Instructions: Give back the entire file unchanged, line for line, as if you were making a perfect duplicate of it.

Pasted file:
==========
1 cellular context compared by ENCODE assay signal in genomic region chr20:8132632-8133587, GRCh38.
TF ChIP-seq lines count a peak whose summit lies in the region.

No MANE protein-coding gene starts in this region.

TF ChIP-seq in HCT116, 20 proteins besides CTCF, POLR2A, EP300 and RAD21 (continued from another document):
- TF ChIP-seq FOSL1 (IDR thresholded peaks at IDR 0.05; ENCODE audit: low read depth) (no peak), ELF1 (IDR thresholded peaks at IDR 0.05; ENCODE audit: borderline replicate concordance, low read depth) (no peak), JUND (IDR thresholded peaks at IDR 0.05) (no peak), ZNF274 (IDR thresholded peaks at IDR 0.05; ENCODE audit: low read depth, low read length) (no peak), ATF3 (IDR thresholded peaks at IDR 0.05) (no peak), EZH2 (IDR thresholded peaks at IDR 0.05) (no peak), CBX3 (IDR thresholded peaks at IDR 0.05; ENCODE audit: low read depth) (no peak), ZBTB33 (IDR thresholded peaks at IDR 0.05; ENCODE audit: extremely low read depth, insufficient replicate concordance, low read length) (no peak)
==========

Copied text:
1 cellular context compared by ENCODE assay signal in genomic region chr20:8132632-8133587, GRCh38.
TF ChIP-seq lines count a peak whose summit lies in the region.

No MANE protein-coding gene starts in this region.

TF ChIP-seq in HCT116, 20 proteins besides CTCF, POLR2A, EP300 and RAD21 (continued from another document):
- TF ChIP-seq FOSL1 (IDR thresholded peaks at IDR 0.05; ENCODE audit: low read depth) (no peak), ELF1 (IDR thresholded peaks at IDR 0.05; ENCODE audit: borderline replicate concordance, low read depth) (no peak), JUND (IDR thresholded peaks at IDR 0.05) (no peak), ZNF274 (IDR thresholded peaks at IDR 0.05; ENCODE audit: low read depth, low read length) (no peak), ATF3 (IDR thresholded peaks at IDR 0.05) (no peak), EZH2 (IDR thresholded peaks at IDR 0.05) (no peak), CBX3 (IDR thresholded peaks at IDR 0.05; ENCODE audit: low read depth) (no peak), ZBTB33 (IDR thresholded peaks at IDR 0.05; ENCODE audit: extremely low read depth, insufficient replicate concordance, low read length) (no peak)